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us we do end up speaking to these people but sometimes it takes ten

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years. We would not broadcast the IRA in 1998. 20 years later, Martin

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McGuinness is a deputy minister. I am interested that ordinary public

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opinion is not being reflected in news coverage. To what extent should

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the BBC be reflecting public opinion, including controversial

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opinion, and how far is it just a duty to inform? An example is

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climate change scepticism. You say we need to reflect dissent. That is

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an interesting one. That is a long discussion. You keep on hearing

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people say that climate change is a settled science. There is no such

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thing. We are questioning the sensible 's of science the whole

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time. It is not the job of the BBC to close down this debate. While

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there are respectable arguments by people like the former Chancellor of

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the exchequer Nigel Lawson, we should be hearing those voices.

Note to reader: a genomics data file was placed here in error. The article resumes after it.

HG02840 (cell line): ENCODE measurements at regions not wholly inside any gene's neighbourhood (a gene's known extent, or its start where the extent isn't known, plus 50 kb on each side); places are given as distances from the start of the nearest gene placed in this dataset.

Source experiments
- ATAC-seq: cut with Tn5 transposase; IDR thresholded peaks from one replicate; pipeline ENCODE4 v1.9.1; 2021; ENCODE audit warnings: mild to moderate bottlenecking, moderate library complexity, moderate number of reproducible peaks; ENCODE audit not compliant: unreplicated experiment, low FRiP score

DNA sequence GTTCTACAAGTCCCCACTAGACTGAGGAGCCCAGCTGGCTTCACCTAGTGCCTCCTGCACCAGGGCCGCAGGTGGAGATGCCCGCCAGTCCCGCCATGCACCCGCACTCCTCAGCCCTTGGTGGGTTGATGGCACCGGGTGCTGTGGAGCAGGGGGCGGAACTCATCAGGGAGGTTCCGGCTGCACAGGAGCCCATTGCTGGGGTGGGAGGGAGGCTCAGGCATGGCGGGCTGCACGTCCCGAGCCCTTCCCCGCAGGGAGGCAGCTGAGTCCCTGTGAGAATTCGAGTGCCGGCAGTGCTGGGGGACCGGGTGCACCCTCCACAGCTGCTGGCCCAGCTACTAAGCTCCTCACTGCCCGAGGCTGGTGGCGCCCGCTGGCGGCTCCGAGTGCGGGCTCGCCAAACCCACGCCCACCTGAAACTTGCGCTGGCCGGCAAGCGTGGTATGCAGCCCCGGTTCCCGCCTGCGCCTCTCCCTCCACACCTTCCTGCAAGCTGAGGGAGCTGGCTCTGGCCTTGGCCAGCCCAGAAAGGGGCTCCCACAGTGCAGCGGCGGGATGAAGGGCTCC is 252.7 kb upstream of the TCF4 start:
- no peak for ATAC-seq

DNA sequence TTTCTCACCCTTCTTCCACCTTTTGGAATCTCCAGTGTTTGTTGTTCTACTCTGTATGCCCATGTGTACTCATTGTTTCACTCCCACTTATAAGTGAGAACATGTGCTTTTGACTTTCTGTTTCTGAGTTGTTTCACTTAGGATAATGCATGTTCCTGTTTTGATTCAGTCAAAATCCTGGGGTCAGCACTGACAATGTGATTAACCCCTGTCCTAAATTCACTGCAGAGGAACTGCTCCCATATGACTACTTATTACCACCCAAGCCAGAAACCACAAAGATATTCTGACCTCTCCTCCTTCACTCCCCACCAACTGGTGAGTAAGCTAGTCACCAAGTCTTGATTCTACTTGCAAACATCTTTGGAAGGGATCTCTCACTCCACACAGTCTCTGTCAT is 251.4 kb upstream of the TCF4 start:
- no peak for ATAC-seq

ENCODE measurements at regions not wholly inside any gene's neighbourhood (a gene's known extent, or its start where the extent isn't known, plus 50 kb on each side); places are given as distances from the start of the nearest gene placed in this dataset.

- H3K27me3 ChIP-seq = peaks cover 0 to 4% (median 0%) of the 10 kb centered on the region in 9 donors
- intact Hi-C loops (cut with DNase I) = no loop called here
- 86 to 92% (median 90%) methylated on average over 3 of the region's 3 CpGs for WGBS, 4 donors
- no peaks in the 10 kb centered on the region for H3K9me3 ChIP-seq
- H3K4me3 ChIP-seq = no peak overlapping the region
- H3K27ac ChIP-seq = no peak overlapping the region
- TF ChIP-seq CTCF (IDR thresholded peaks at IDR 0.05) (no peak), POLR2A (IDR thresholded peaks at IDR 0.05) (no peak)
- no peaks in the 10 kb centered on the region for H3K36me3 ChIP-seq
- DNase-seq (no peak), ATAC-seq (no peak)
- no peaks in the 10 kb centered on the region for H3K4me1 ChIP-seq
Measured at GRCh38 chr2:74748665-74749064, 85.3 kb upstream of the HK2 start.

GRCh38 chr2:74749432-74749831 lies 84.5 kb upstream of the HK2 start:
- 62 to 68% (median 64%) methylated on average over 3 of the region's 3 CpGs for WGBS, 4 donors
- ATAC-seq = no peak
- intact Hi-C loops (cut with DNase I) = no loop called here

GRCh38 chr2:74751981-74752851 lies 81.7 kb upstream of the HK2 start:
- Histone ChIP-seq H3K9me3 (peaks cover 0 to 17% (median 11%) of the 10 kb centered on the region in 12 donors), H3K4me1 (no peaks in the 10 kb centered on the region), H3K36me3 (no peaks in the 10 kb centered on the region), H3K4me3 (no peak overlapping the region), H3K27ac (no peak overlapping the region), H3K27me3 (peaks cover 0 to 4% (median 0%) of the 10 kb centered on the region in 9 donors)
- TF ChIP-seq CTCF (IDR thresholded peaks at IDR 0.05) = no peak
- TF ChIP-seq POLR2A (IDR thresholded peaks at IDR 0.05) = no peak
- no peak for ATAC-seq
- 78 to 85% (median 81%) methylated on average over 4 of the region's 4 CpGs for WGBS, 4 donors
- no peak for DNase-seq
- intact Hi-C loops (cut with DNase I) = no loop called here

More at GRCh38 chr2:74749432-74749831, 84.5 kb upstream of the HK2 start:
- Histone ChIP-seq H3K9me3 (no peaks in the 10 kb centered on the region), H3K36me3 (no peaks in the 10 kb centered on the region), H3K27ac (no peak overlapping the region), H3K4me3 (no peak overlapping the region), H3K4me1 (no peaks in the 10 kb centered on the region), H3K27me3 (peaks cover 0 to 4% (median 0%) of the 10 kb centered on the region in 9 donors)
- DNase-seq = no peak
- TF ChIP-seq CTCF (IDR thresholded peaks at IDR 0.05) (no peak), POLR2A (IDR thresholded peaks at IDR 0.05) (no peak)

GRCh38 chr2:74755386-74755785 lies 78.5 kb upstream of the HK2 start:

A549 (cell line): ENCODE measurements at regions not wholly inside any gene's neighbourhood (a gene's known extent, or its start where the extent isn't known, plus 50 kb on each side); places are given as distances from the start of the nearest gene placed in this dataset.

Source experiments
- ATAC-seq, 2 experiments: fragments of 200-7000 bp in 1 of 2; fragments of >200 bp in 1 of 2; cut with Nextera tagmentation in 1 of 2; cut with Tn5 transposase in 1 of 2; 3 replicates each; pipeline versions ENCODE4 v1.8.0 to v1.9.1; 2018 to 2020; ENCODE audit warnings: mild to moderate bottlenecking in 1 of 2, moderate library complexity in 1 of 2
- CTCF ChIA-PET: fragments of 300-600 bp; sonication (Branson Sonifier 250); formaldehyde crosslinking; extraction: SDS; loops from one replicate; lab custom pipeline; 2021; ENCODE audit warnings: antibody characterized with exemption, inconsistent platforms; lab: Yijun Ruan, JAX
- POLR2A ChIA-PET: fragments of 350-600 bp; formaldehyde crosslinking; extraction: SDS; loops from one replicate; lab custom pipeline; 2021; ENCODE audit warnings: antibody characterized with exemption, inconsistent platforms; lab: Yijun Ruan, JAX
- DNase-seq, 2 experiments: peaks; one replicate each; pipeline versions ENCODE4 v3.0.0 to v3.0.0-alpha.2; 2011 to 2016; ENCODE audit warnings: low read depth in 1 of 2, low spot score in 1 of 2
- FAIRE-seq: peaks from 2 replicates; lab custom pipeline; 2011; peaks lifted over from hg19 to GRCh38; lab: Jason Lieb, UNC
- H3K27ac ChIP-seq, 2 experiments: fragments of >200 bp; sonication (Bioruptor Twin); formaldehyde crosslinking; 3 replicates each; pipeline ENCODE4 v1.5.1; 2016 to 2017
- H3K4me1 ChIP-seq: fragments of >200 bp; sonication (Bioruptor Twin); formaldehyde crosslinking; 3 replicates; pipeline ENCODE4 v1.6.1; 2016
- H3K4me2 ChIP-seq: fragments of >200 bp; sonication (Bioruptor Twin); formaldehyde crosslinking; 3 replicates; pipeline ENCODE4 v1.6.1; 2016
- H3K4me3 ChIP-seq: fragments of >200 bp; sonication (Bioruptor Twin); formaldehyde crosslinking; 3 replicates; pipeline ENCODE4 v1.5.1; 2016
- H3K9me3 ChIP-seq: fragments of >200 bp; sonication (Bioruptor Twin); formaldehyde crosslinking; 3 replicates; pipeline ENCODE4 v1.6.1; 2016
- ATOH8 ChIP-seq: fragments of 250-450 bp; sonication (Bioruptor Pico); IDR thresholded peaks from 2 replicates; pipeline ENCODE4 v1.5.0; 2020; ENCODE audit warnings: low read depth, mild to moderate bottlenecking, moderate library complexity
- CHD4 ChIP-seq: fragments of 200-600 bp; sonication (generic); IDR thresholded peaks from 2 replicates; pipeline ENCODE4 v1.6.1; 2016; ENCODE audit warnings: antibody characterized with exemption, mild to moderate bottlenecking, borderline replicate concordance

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there is the issue of the liberal bias, what should the BBC be doing

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about it? Does bringing in someone from the Guardian reflect the

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problem? What matters is what is on the air. A number of things can be

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done to safeguard regularly on a routine. Things I suggested, things

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like appointing somebody whose job it will be to be in overall charge

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of that story and as part of their daily discipline to ask themselves,

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what are the voices on this story that we should have heard that we

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have not heard? Things like stand back moments. We get so involved in

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the unfolding story, to stand back for a minute and say, are we asking

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the questions that the public is asking? There are a number of things

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like that that could really make a difference. Thank you. A particular

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bugbear we are told about is the tendency of some reporters to wave

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their hands about. One viewer identified what he saw

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was a prime example on Monday's aware of the public backlash they

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risk if they go ahead with this pay rise, there may be nothing they can

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do about it precisely because MPs have chosen to hand decisions over

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their pay to this independent body. Jim Lee accorded the robotic hand

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your comments this week. If you want to share your opinions or even